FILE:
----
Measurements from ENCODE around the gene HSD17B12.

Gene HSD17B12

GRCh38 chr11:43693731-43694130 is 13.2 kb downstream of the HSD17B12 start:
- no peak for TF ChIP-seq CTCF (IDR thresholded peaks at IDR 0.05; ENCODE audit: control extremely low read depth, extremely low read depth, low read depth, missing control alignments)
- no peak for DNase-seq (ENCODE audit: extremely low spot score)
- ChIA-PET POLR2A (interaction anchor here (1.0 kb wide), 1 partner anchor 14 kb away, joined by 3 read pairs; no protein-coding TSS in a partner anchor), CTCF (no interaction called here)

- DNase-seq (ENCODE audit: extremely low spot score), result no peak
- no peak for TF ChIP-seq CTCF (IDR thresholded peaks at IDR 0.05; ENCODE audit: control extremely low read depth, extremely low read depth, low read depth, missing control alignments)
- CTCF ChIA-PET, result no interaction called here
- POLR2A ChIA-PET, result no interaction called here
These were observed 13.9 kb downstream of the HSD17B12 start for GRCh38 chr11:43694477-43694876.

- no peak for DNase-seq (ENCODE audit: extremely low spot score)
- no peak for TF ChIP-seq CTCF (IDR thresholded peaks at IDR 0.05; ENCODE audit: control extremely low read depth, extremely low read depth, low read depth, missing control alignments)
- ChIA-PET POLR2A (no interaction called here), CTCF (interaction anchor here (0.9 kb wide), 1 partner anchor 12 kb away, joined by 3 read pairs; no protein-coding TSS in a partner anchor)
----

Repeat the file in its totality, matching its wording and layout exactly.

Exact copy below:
Measurements from ENCODE around the gene HSD17B12.

Gene HSD17B12

GRCh38 chr11:43693731-43694130 is 13.2 kb downstream of the HSD17B12 start:
- no peak for TF ChIP-seq CTCF (IDR thresholded peaks at IDR 0.05; ENCODE audit: control extremely low read depth, extremely low read depth, low read depth, missing control alignments)
- no peak for DNase-seq (ENCODE audit: extremely low spot score)
- ChIA-PET POLR2A (interaction anchor here (1.0 kb wide), 1 partner anchor 14 kb away, joined by 3 read pairs; no protein-coding TSS in a partner anchor), CTCF (no interaction called here)

- DNase-seq (ENCODE audit: extremely low spot score), result no peak
- no peak for TF ChIP-seq CTCF (IDR thresholded peaks at IDR 0.05; ENCODE audit: control extremely low read depth, extremely low read depth, low read depth, missing control alignments)
- CTCF ChIA-PET, result no interaction called here
- POLR2A ChIA-PET, result no interaction called here
These were observed 13.9 kb downstream of the HSD17B12 start for GRCh38 chr11:43694477-43694876.

- no peak for DNase-seq (ENCODE audit: extremely low spot score)
- no peak for TF ChIP-seq CTCF (IDR thresholded peaks at IDR 0.05; ENCODE audit: control extremely low read depth, extremely low read depth, low read depth, missing control alignments)
- ChIA-PET POLR2A (no interaction called here), CTCF (interaction anchor here (0.9 kb wide), 1 partner anchor 12 kb away, joined by 3 read pairs; no protein-coding TSS in a partner anchor)